I do my best to never skip a pumping session. It would spell disaster for my supply. To that end, here’s tip #1. Block times on your calendar to avoid scheduling meetings or projects that would cause you to miss a session.

Here’s a typical daytime schedule:

7:00 a.m. – Nurse Sweet Baby Ethan before work

9:30 a.m. – First pumping session

11:45 p.m. – Nurse Sweet Baby Ethan

3:30 p.m. – Second pumping session

7:00 p.m. – Nurse Sweet Baby Ethan to bed

Armed with my super-awesome double electric pump, each session lasts 20 minutes. I pump more in the mornings (10-12 oz) and less in the afternoons (5-7 oz).

breastfeeding at work

Right now, I average 8 oz per session, which gives me about 16 oz per day. Sweet Baby Ethan takes 14 oz each day, so we we’re able to boost our stash by at least 10 oz a week. I also pump once in the morning on the weekends since I have a lot of milk in the mornings. So far, we have around 135 bags of breast milk in our stash. It’s a little more than 650 oz! See… dairy cow.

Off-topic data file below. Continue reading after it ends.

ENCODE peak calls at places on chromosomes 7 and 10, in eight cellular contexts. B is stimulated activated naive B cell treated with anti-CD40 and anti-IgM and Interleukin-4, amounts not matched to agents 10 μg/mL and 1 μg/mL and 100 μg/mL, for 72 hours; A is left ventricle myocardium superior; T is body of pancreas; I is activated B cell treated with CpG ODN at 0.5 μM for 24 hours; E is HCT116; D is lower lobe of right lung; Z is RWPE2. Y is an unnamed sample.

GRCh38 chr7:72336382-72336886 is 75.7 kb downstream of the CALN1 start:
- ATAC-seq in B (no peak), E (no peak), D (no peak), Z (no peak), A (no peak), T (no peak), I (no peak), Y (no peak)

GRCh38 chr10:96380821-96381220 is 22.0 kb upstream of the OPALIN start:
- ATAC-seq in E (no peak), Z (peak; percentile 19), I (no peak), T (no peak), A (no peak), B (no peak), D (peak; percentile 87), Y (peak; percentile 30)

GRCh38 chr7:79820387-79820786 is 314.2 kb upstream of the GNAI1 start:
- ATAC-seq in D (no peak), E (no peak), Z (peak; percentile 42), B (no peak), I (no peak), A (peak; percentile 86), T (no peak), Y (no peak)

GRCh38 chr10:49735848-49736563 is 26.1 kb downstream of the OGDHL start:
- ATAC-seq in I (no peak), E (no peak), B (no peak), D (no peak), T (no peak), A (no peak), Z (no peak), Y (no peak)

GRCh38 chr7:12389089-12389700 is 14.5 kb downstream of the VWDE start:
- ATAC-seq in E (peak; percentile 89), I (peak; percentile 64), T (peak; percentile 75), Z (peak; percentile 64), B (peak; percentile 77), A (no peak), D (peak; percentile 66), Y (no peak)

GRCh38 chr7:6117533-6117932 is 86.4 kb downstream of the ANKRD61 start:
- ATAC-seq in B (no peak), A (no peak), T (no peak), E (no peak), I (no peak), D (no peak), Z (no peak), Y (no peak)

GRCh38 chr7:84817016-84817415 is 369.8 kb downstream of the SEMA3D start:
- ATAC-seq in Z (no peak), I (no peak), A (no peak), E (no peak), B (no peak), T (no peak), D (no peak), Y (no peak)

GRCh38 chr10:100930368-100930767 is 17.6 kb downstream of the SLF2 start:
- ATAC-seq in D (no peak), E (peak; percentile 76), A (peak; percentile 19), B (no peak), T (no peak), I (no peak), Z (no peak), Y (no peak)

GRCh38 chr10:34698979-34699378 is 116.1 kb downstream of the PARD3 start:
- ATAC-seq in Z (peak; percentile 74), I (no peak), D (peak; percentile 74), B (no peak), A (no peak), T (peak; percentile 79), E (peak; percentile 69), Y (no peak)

breastfeeding for working moms

If you’ve ever pumped, then you know. The numbers game is brutal if you aren’t matching baby 1:1. Brutal. I remember pumping for Super Colin and watching the numbers dwindle toward the end of our breastfeeding journey. It’s happened with Sweet Baby Ethan during growth spurts, and naturally, I panicked.

But there are things you can do to increase your supply. For me, it’s drinking water, and when I think I’ve had enough, I drink more water. I also eat oatmeal every day.

It’s important to remember that what you pump does NOT reflect how much milk you’re actually producing. Your body was created to feed a person, not a machine. So don’t think you have zero milk in your body if you only can get out a few ounces at a time.